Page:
Anaheim job fair will help former inmates find work, services – Orange County Register

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A career fair that connects formerly incarerated job seekers and others to resources aimed at helping them secure employment will be held Tuesday, June 14 at the Honda Center in Anaheim.

The Reentry Resource Fair, hosted by The Hub for Integration, Reentry and Employment, will help some of the thousands of people released each year from Orange County jails and state prisons who are in need of employment, housing and mental health services.

The program also helps those who may have drug convictions, DUIs or other blemishes on their record. The job fair will be held from 11 a.m. to 2 p.m.

Representatives with HIRE prepare to videotape a client’s story regarding the challenges he faced in finding employment. (Photo courtesy of HIRE)

HIRE CEO Meghan Medlin, who founded the organization in 2020, said community support plays a major role in how former inmates are reintegrated into the workforce. HIRE brings together more than 700 employers, educators and community service providers who collectively provide help to job seekers who are “system impacted.”

“The Reentry Resource Fair will serve as a launchpad toward success for those returning from incarceration by providing an opportunity to access any resource they may need in one convenient place,” Medlin said. “We’re a kind of one-stop-shop.”

Resume revamps, hopeful expectations

Daniel Becerril recently tapped into HIRE’s services to revamp his resume.

The 45-year-old Long Beach resident was released from prison last year after serving 9 ½ years for voluntary manslaughter, attempted money laundering, attempted wire fraud and attempted forgery.

Becerril, who claims he was “caught up in the justice system” and falsely accused, said he’s looking to land a position that involves entrepreneurship and business building.

“I have a bachelor’s degree in business, and I’m working on my MBA at Cal State Long Beach,” he said. “My resume is much better after working with HIRE. I just want to display my academics and experience. I have software experience and leadership management experience.”

Becerril envisions himself as a business consultant.

“I’m pretty savvy with business operations and finance,” he said. “I just got my resume completed. I just want to find something that fits my background.”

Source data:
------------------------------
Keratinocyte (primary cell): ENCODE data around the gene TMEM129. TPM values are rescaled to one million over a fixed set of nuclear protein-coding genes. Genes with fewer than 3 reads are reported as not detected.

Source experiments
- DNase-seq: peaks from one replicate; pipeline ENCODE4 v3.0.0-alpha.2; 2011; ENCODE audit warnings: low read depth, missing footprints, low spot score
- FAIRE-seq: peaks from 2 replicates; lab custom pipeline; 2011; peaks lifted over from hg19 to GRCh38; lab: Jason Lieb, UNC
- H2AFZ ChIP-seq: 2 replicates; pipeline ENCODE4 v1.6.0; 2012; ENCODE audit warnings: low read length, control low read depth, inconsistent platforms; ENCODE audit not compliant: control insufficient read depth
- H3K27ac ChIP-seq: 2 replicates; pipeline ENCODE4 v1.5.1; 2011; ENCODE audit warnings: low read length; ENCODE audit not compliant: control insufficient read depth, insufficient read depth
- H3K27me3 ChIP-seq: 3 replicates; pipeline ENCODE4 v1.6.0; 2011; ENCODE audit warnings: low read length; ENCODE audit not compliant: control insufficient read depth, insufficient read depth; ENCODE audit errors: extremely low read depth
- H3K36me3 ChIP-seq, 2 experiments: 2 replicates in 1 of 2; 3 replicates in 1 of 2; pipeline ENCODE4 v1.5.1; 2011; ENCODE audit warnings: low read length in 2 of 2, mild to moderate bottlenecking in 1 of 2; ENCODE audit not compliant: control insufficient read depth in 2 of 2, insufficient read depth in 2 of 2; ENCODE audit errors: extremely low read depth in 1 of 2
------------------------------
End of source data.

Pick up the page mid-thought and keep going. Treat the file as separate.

Christine “Chris” Tokarz is also drawing upon HIRE’s services.

The 52-year-old former attorney had her law license suspended after four DUIs in a span of eight years. The situation left her wondering how she would be able to land another job.

“I had a lot of questions,” she said. “How do you address in an interview that you’ve got a conviction history? And how do you discuss transportation expectations with an employer?”

Tokarz has been sober for three years and worked as a hazardous waste coordinator with Amazon before being laid off during the height of the COVID-19 pandemic.

“When they ask why I’m not practicing law anymore I’ll just tell them it was a very stressful profession that was high in conflict that led to some problems in my life,” she said of her work gap. “And if they ask for more I’ll say I’ve completed the background check, so please reach out to me and I’ll explain anything you might have questions about.”

Tokarz said she hopes to get a job in the nonprofit world that allows her to utilize her law experience.

Medlin said many HIRE clients lack the computer skills needed to navigate today’s job interview process.

“They don’t necessarily know how to do an interview, or even where to begin,” she said. “We assemble help that fits their individual needs and then we refer them out to our partner organizations.”

More openings amid the Great Resignation

Medlin said employment opportunities are looking up for people who have served time in jail or prison and for others who have grappled with other challenges. The Great Resignation has left many companies scrambling to fill all of their job openings.

“We’ve gotten calls over the past year from employers who say they’ve never considered this population before but are now open to trying anything,” she said. “And these people are excited to work and will be very apt to stay because they know how difficult it is to get a job.”

More than 60 service providers and employers will be on hand at the Reentry Resource Fair, including hairdressers providing free men’s and women’s haircuts. Representatives from UC Irvine’s temporary employment division will be there, as well as others from the Department of Rehabilitation, Virgin Mobile and the Orange County Public Defender and Alternate Defender offices, which will assist with legal questions and employment applications.

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